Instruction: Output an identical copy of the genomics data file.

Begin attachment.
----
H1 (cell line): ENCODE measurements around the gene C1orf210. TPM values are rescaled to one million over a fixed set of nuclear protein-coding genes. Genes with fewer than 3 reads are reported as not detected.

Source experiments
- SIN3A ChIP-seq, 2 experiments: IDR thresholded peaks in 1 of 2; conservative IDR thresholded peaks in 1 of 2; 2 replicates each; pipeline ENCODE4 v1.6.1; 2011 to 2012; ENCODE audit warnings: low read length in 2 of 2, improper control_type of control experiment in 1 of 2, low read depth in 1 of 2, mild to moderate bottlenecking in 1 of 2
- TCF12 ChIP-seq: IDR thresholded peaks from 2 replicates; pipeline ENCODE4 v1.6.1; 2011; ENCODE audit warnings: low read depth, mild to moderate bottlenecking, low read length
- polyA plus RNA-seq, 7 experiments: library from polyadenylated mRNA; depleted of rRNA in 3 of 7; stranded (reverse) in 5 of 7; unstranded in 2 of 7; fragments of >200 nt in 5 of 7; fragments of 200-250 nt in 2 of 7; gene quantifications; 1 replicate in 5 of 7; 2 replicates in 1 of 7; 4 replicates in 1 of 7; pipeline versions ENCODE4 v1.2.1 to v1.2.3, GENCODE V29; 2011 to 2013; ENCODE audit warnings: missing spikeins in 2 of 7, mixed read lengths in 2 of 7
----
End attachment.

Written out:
H1 (cell line): ENCODE measurements around the gene C1orf210. TPM values are rescaled to one million over a fixed set of nuclear protein-coding genes. Genes with fewer than 3 reads are reported as not detected.

Source experiments
- SIN3A ChIP-seq, 2 experiments: IDR thresholded peaks in 1 of 2; conservative IDR thresholded peaks in 1 of 2; 2 replicates each; pipeline ENCODE4 v1.6.1; 2011 to 2012; ENCODE audit warnings: low read length in 2 of 2, improper control_type of control experiment in 1 of 2, low read depth in 1 of 2, mild to moderate bottlenecking in 1 of 2
- TCF12 ChIP-seq: IDR thresholded peaks from 2 replicates; pipeline ENCODE4 v1.6.1; 2011; ENCODE audit warnings: low read depth, mild to moderate bottlenecking, low read length
- polyA plus RNA-seq, 7 experiments: library from polyadenylated mRNA; depleted of rRNA in 3 of 7; stranded (reverse) in 5 of 7; unstranded in 2 of 7; fragments of >200 nt in 5 of 7; fragments of 200-250 nt in 2 of 7; gene quantifications; 1 replicate in 5 of 7; 2 replicates in 1 of 7; 4 replicates in 1 of 7; pipeline versions ENCODE4 v1.2.1 to v1.2.3, GENCODE V29; 2011 to 2013; ENCODE audit warnings: missing spikeins in 2 of 7, mixed read lengths in 2 of 7